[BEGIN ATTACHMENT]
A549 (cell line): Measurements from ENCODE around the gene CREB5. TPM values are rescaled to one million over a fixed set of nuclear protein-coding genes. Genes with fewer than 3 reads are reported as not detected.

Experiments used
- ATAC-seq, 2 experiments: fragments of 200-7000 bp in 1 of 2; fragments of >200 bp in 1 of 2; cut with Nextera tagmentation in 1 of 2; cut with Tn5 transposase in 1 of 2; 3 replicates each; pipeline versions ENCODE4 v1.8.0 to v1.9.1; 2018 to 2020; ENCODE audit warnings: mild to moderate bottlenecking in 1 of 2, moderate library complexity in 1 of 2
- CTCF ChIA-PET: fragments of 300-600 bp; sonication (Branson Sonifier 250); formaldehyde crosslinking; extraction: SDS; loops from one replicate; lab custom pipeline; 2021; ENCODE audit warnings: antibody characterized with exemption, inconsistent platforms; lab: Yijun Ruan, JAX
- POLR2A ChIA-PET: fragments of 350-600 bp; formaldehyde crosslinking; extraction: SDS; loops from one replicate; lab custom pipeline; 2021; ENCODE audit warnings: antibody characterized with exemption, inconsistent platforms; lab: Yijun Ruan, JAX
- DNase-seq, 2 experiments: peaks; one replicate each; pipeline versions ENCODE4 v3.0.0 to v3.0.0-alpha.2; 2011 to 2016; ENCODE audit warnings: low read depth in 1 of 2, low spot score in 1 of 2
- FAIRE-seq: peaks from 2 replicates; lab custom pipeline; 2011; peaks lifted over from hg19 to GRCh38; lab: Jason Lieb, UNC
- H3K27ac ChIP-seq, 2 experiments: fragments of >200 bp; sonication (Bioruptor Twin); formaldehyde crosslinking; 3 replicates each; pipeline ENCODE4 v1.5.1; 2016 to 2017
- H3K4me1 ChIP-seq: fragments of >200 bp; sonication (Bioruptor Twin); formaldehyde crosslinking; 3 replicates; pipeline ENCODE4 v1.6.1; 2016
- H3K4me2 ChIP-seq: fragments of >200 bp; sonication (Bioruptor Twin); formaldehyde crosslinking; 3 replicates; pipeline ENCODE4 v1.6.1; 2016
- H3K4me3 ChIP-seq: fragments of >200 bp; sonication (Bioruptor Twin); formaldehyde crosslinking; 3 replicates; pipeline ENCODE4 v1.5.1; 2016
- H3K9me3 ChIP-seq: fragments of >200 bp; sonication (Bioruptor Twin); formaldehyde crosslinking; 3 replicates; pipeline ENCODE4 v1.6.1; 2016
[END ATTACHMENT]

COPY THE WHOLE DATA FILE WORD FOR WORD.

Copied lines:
A549 (cell line): Measurements from ENCODE around the gene CREB5. TPM values are rescaled to one million over a fixed set of nuclear protein-coding genes. Genes with fewer than 3 reads are reported as not detected.

Experiments used
- ATAC-seq, 2 experiments: fragments of 200-7000 bp in 1 of 2; fragments of >200 bp in 1 of 2; cut with Nextera tagmentation in 1 of 2; cut with Tn5 transposase in 1 of 2; 3 replicates each; pipeline versions ENCODE4 v1.8.0 to v1.9.1; 2018 to 2020; ENCODE audit warnings: mild to moderate bottlenecking in 1 of 2, moderate library complexity in 1 of 2
- CTCF ChIA-PET: fragments of 300-600 bp; sonication (Branson Sonifier 250); formaldehyde crosslinking; extraction: SDS; loops from one replicate; lab custom pipeline; 2021; ENCODE audit warnings: antibody characterized with exemption, inconsistent platforms; lab: Yijun Ruan, JAX
- POLR2A ChIA-PET: fragments of 350-600 bp; formaldehyde crosslinking; extraction: SDS; loops from one replicate; lab custom pipeline; 2021; ENCODE audit warnings: antibody characterized with exemption, inconsistent platforms; lab: Yijun Ruan, JAX
- DNase-seq, 2 experiments: peaks; one replicate each; pipeline versions ENCODE4 v3.0.0 to v3.0.0-alpha.2; 2011 to 2016; ENCODE audit warnings: low read depth in 1 of 2, low spot score in 1 of 2
- FAIRE-seq: peaks from 2 replicates; lab custom pipeline; 2011; peaks lifted over from hg19 to GRCh38; lab: Jason Lieb, UNC
- H3K27ac ChIP-seq, 2 experiments: fragments of >200 bp; sonication (Bioruptor Twin); formaldehyde crosslinking; 3 replicates each; pipeline ENCODE4 v1.5.1; 2016 to 2017
- H3K4me1 ChIP-seq: fragments of >200 bp; sonication (Bioruptor Twin); formaldehyde crosslinking; 3 replicates; pipeline ENCODE4 v1.6.1; 2016
- H3K4me2 ChIP-seq: fragments of >200 bp; sonication (Bioruptor Twin); formaldehyde crosslinking; 3 replicates; pipeline ENCODE4 v1.6.1; 2016
- H3K4me3 ChIP-seq: fragments of >200 bp; sonication (Bioruptor Twin); formaldehyde crosslinking; 3 replicates; pipeline ENCODE4 v1.5.1; 2016
- H3K9me3 ChIP-seq: fragments of >200 bp; sonication (Bioruptor Twin); formaldehyde crosslinking; 3 replicates; pipeline ENCODE4 v1.6.1; 2016